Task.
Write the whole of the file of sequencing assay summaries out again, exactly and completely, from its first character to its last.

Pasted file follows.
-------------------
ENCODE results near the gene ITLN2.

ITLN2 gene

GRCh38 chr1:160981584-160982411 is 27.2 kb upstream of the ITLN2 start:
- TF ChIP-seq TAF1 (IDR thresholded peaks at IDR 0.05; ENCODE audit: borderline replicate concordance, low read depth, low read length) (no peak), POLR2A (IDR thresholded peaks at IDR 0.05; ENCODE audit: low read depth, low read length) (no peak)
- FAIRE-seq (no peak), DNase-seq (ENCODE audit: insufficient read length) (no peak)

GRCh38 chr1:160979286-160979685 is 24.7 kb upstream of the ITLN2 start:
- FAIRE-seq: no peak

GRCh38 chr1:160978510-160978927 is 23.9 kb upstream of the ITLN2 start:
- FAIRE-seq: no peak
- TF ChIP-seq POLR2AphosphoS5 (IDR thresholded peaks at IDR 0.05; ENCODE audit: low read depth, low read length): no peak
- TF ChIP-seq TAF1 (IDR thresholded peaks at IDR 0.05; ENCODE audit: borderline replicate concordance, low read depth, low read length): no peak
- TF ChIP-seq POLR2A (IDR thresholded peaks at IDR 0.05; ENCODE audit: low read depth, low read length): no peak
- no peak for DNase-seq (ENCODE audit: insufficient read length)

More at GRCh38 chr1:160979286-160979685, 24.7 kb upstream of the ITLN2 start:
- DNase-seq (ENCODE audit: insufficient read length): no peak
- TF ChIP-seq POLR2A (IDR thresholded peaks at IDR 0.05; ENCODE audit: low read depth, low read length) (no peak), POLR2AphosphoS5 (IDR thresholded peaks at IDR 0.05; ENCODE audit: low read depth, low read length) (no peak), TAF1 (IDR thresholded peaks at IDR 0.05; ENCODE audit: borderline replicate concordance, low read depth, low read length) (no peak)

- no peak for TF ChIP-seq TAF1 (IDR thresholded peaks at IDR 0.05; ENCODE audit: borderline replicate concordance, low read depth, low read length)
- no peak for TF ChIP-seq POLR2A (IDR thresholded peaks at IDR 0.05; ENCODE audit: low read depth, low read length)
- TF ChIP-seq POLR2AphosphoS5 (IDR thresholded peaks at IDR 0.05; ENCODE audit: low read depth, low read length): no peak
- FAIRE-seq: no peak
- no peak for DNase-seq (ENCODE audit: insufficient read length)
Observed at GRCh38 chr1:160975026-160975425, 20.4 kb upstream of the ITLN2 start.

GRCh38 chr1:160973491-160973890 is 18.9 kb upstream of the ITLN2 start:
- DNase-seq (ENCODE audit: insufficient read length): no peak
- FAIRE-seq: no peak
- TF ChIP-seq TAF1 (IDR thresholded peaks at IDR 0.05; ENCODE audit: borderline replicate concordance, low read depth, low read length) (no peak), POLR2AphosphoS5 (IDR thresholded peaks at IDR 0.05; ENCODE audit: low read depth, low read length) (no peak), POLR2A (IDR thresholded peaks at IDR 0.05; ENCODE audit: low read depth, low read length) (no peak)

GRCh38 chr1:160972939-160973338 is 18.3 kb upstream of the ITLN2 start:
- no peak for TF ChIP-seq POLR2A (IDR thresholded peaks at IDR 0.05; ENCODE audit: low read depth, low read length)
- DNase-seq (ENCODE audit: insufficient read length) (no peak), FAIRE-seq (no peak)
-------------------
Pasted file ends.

ENCODE results near the gene ITLN2.

ITLN2 gene

GRCh38 chr1:160981584-160982411 is 27.2 kb upstream of the ITLN2 start:
- TF ChIP-seq TAF1 (IDR thresholded peaks at IDR 0.05; ENCODE audit: borderline replicate concordance, low read depth, low read length) (no peak), POLR2A (IDR thresholded peaks at IDR 0.05; ENCODE audit: low read depth, low read length) (no peak)
- FAIRE-seq (no peak), DNase-seq (ENCODE audit: insufficient read length) (no peak)

GRCh38 chr1:160979286-160979685 is 24.7 kb upstream of the ITLN2 start:
- FAIRE-seq: no peak

GRCh38 chr1:160978510-160978927 is 23.9 kb upstream of the ITLN2 start:
- FAIRE-seq: no peak
- TF ChIP-seq POLR2AphosphoS5 (IDR thresholded peaks at IDR 0.05; ENCODE audit: low read depth, low read length): no peak
- TF ChIP-seq TAF1 (IDR thresholded peaks at IDR 0.05; ENCODE audit: borderline replicate concordance, low read depth, low read length): no peak
- TF ChIP-seq POLR2A (IDR thresholded peaks at IDR 0.05; ENCODE audit: low read depth, low read length): no peak
- no peak for DNase-seq (ENCODE audit: insufficient read length)

More at GRCh38 chr1:160979286-160979685, 24.7 kb upstream of the ITLN2 start:
- DNase-seq (ENCODE audit: insufficient read length): no peak
- TF ChIP-seq POLR2A (IDR thresholded peaks at IDR 0.05; ENCODE audit: low read depth, low read length) (no peak), POLR2AphosphoS5 (IDR thresholded peaks at IDR 0.05; ENCODE audit: low read depth, low read length) (no peak), TAF1 (IDR thresholded peaks at IDR 0.05; ENCODE audit: borderline replicate concordance, low read depth, low read length) (no peak)

- no peak for TF ChIP-seq TAF1 (IDR thresholded peaks at IDR 0.05; ENCODE audit: borderline replicate concordance, low read depth, low read length)
- no peak for TF ChIP-seq POLR2A (IDR thresholded peaks at IDR 0.05; ENCODE audit: low read depth, low read length)
- TF ChIP-seq POLR2AphosphoS5 (IDR thresholded peaks at IDR 0.05; ENCODE audit: low read depth, low read length): no peak
- FAIRE-seq: no peak
- no peak for DNase-seq (ENCODE audit: insufficient read length)
Observed at GRCh38 chr1:160975026-160975425, 20.4 kb upstream of the ITLN2 start.

GRCh38 chr1:160973491-160973890 is 18.9 kb upstream of the ITLN2 start:
- DNase-seq (ENCODE audit: insufficient read length): no peak
- FAIRE-seq: no peak
- TF ChIP-seq TAF1 (IDR thresholded peaks at IDR 0.05; ENCODE audit: borderline replicate concordance, low read depth, low read length) (no peak), POLR2AphosphoS5 (IDR thresholded peaks at IDR 0.05; ENCODE audit: low read depth, low read length) (no peak), POLR2A (IDR thresholded peaks at IDR 0.05; ENCODE audit: low read depth, low read length) (no peak)

GRCh38 chr1:160972939-160973338 is 18.3 kb upstream of the ITLN2 start:
- no peak for TF ChIP-seq POLR2A (IDR thresholded peaks at IDR 0.05; ENCODE audit: low read depth, low read length)
- DNase-seq (ENCODE audit: insufficient read length) (no peak), FAIRE-seq (no peak)